Last Saturday 7th July we opened the school up in the afternoon for visitors who wanted to look round informally on the occasion of our diamond jubilee. The afternoon was billed as an opportunity for former staff and students to visit the school, either for nostalgic reasons, or just because they were curious. Several of our interested staff had compiled a superb collection of memorabilia, and had marshalled this and other research they had done into a fascinating exhibition on the school’s history. A group of students, under the efficient and watchful supervision of food staff, had prepared a vast number of scones and cakes, and along with a number of stalls there was also music and singing in the hall.
I didn’t quite know what to expect, especially given the rain, and the competition with the ladies’ tennis finals. As it turned out, we had a wonderful afternoon, and the 300 or so people who came along seemed to relish the opportunity to look round. It was an entire cross section of the school’s extended community, from students who left in the early 1960s, right through to former staff from the last decade, to students who left only a couple of years ago. Added to that were a number of prospective students and families, and a number of current staff, along with assorted family members. I count it as a successful event. Several people even asked what the date of next year’s was – I think however we will probably be saving this one for special anniversaries!
A slide show of some of the photographs from the afternoon is available from the website.
I for one was glad that there was a roof at centre court on Sunday, despite all the speculation about it advantaging Federer. Sadly, we do not benefit from such facilities at school, and the torrential rain over the weekend left the school field more like it is in March than July. We needed to curtail severely our field and track events today, which was earmarked as sports day, as a result. Apart from anything else, the field was just far too wet to ask students and staff to sit on it while spectating. A pity, given the Olympic year.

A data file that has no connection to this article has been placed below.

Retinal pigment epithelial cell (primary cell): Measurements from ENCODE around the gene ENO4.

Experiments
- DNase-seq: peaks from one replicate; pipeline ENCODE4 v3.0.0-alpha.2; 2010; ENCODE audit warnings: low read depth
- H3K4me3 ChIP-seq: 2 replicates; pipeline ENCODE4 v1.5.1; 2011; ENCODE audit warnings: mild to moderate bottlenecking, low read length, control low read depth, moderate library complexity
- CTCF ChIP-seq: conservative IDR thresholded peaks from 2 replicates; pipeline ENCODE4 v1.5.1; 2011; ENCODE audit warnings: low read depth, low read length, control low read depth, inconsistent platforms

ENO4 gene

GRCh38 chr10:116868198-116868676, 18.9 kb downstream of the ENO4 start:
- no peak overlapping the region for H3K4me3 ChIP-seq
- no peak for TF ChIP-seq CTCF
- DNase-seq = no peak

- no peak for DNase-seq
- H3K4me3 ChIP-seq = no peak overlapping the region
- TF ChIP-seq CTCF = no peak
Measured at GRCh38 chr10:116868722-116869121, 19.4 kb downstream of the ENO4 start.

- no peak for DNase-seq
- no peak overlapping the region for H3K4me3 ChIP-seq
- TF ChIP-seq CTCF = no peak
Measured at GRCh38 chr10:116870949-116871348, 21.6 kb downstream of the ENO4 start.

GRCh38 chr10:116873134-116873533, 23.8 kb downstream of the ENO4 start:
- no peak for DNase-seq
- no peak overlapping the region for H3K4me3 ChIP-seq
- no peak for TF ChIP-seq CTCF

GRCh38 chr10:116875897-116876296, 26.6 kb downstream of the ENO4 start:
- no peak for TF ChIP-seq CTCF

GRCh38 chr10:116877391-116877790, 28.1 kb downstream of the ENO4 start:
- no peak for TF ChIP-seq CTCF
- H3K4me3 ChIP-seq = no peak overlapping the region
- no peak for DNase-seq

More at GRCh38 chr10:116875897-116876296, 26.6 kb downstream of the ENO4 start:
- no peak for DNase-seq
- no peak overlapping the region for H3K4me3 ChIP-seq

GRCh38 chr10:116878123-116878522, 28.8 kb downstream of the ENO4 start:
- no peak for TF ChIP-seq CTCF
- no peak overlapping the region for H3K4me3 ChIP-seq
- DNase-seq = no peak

Nonetheless, we were able to get about 500 students competing through the day in at least one sport or event, and we had special Olympic assemblies this morning for years 7 to 10. Part of these was a talk from a disabled athlete, Fran Williamson, a Paralympian who competed in both Athens and Beijing, taking a range of silver and bronze medals. Fran’s story was powerful, and her courage admirable, not least because her disabilities mean that her speech is hard to follow (there was a projected script to help students). I know that a number of students were impressed by just how much the indomitable spirit of a determined human being can achieve in the face of seemingly insurmountable obstacles. Needles to say, students’ response was respectful and positive.
Our Ofsted and Church school inspection reports, and my accompanying end of year letter, will be available in hard copy form, and on this website on Thursday. The Ofsted report will speak for itself. I am leaving for Italy with 46 year 12 students on Friday, and return eight days later as the summer holiday begins. Despite what I know is an impending week of sleep deprivation, I have to admit to looking forward to some sunshine and hot weather! I hope that all students and their families, whatever they undertake this summer, have a safe, restful and family-oriented break.